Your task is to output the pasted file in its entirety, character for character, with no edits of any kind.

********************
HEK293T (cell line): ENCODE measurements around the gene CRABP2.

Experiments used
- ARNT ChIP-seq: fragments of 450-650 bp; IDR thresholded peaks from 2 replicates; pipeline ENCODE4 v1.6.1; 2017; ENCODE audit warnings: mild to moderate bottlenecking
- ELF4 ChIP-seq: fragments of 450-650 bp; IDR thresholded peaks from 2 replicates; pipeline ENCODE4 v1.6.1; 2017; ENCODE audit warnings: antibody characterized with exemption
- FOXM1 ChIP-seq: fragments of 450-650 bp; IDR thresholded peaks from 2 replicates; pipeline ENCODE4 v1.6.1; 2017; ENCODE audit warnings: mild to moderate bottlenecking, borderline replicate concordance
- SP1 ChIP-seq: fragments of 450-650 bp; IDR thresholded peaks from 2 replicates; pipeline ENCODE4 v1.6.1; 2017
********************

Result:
HEK293T (cell line): ENCODE measurements around the gene CRABP2.

Experiments used
- ARNT ChIP-seq: fragments of 450-650 bp; IDR thresholded peaks from 2 replicates; pipeline ENCODE4 v1.6.1; 2017; ENCODE audit warnings: mild to moderate bottlenecking
- ELF4 ChIP-seq: fragments of 450-650 bp; IDR thresholded peaks from 2 replicates; pipeline ENCODE4 v1.6.1; 2017; ENCODE audit warnings: antibody characterized with exemption
- FOXM1 ChIP-seq: fragments of 450-650 bp; IDR thresholded peaks from 2 replicates; pipeline ENCODE4 v1.6.1; 2017; ENCODE audit warnings: mild to moderate bottlenecking, borderline replicate concordance
- SP1 ChIP-seq: fragments of 450-650 bp; IDR thresholded peaks from 2 replicates; pipeline ENCODE4 v1.6.1; 2017